British Police Jail 13 in $4.6 Million Cyber-Fraud Scheme
British police have jailed 13 people suspected of being part of a sophisticated banking fraud cyber-gang that used malware to steal millions of dollars from hundreds of people.
The cyber-crime ring is accused of using Trojans to infect PCs and stealing sensitive information, including bank account numbers and log-in credentials, the Metropolitan Police Central eCrime Unit said Nov. 1. The criminals allegedly used the stolen information to access victims' bank accounts and transfer money to accounts under their control to the tune of at least 2.9 million British pounds, or about $4.6 million.
The investigation, code-named Operation Lath, involved various British law enforcement authorities, the U.S. Federal Bureau of Investigation and the U.S. Department of Justice. British police had originally arrested 20 people at various locations in London and southeast England suspected of having ties to the cyber-gang. Investigators from Her Majesty's Revenue and Customs, Britain's tax authority, made additional arrests. Of the people arrested, 13 were jailed Oct. 31.
"These defendants were part of an organized network of computer criminals operating a state-of-the art international online banking fraud, through which they stole many millions of pounds from individuals and businesses in the U.K. and United States," said Colin Wetherill, a detective inspector with the Metropolitan Police Central eCrime unit.
During house searches, police recovered computers, mobile phones, banking documents and false passports. While the total amount stolen is not yet known, authorities estimated that the 13 people in jail were responsible for stealing at least 2.9 million British pounds between September 2009 and March 2010.
They'd attempted to steal 4.3 million pounds, or $6.9 million, the police said.
The gang was led by two Ukranians, Yevhen Kulibaba and Yuriy Konovalenko, according to the police. Both men pled guilty to "conspiracy to defraud" and were sentenced to serve four years and eight months in prison. They began serving those terms Oct. 31, police said.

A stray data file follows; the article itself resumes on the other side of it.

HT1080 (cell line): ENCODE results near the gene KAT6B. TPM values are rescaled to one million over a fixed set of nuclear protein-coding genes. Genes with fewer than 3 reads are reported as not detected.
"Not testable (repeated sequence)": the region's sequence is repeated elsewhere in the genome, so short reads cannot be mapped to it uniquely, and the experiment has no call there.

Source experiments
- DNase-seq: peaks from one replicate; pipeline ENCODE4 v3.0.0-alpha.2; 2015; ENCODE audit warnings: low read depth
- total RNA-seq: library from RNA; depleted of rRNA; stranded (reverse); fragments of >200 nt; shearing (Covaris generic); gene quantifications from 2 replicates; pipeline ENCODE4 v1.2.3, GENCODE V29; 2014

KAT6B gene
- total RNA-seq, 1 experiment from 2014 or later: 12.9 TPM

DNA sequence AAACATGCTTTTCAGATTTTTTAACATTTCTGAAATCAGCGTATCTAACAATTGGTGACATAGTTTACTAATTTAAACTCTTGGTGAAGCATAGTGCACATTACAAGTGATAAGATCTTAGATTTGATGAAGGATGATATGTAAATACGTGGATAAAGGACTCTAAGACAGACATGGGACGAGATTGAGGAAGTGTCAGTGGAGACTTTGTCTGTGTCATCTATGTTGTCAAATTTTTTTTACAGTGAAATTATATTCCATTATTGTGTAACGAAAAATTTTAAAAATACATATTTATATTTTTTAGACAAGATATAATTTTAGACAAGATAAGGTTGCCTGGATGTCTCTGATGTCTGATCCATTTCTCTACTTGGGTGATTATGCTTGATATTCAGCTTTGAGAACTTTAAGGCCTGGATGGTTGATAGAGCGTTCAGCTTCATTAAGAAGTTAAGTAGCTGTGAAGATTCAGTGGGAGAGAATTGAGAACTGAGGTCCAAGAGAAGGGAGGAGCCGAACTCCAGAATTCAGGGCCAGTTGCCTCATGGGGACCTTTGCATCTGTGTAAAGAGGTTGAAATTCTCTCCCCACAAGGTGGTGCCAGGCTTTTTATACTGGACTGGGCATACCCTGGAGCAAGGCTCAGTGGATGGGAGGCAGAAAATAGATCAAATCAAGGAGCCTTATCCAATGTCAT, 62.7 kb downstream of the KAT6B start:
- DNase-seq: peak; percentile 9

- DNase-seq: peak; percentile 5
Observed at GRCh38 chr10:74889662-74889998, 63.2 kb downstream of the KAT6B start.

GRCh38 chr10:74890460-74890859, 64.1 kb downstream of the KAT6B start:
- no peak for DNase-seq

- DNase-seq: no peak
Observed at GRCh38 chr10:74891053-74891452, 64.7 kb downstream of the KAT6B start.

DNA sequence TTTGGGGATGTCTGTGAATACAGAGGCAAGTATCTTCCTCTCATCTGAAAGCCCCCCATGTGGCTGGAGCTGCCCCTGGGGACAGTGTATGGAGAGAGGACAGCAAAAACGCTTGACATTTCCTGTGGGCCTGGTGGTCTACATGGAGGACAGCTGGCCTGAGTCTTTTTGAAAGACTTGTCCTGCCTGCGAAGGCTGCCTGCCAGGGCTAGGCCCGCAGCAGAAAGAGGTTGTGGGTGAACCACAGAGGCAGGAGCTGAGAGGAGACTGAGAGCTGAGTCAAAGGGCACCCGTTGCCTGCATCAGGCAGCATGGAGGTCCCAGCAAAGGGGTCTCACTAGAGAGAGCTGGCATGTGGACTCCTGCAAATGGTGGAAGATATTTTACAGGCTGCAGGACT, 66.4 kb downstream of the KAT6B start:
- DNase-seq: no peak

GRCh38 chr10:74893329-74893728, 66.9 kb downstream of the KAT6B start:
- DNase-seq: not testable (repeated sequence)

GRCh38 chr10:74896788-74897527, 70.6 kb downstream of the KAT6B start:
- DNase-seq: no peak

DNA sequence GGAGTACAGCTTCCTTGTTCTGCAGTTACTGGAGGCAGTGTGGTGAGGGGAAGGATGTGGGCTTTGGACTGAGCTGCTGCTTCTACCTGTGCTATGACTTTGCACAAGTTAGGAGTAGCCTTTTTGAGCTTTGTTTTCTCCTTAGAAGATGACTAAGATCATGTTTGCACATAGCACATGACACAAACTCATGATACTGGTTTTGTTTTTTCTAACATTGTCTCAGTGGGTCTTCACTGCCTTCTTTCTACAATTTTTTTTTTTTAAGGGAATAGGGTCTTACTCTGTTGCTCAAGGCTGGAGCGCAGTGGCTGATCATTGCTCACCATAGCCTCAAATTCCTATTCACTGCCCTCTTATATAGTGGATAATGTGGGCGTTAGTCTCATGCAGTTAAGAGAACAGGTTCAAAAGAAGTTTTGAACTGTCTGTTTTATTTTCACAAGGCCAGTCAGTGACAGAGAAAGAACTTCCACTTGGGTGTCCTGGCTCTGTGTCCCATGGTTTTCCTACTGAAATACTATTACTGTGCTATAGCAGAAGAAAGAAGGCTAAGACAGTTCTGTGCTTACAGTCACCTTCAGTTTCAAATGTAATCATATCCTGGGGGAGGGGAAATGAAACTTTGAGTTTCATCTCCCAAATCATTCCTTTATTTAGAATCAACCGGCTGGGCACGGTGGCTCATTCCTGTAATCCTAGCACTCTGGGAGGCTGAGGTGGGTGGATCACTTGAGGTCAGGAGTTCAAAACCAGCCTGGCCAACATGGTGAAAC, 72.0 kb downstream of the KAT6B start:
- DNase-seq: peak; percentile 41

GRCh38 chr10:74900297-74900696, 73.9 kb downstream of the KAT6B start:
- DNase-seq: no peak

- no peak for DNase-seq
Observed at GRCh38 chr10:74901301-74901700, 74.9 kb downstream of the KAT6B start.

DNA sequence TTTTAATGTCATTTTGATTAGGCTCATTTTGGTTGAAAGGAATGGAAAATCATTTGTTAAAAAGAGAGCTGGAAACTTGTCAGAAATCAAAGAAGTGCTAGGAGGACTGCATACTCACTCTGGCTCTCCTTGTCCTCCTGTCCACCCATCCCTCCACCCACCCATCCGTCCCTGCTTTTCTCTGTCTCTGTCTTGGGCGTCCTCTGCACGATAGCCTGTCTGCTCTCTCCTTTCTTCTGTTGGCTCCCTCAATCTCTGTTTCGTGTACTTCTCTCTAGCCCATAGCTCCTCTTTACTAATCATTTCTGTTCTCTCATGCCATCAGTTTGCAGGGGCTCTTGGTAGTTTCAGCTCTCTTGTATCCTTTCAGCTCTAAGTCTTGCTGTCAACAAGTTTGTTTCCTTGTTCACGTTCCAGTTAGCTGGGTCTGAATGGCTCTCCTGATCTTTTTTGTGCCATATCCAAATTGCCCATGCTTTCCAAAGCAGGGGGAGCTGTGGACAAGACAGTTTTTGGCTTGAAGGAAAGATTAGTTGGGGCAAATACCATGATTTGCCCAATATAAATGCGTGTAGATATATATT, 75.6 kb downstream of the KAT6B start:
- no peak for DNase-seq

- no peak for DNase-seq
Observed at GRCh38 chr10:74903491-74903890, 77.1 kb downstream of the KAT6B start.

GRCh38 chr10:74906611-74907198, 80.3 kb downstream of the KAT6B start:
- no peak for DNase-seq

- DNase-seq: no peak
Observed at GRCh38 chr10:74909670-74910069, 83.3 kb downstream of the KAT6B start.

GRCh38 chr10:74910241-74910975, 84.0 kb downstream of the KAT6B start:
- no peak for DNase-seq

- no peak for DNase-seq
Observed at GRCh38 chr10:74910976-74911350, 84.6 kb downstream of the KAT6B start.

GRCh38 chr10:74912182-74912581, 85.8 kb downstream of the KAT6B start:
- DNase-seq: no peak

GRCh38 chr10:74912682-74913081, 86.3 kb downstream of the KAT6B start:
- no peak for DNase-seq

Kulibaba was responsible for obtaining and allocating accounts to be attacked, organizing the United Kingdom-based conspirators to set up and maintain recipient accounts and later remove funds, according to the police. Konovalenko was Kulibaba's "right-hand man" and was based in Britain. Konovalenko managed the accounts that received stolen funds and the money mules hired to transfer money.
The police did not provide any information on how the malware was spread to infect victims' computers. It is not clear at this time if this cyber-gang used Zeus, one of the most sophisticated and popular banking Trojans in circulation, or different data-stealing malware.
Zeus became widespread in early 2009 and has since infected millions of computers around the world and been used to steal tens of millions of dollars from victims' bank accounts. A little over a year ago, international law enforcement authorities arrested several people accused of using Zeus to loot bank accounts. Scotland Yard arrested 19 people accused of stealing $9.5 million from banks, the FBI charged 37 individuals of stealing $3 million and Ukranian police arrested five people accused of stealing more than $70 million.
While Zeus attacks have declined in recent months, it appears that the Trojan had changed its attack vector to exploit the auto-run feature in unpatched Windows systems and was making a comeback, according to a post on Microsoft's Threat Research and Response blog.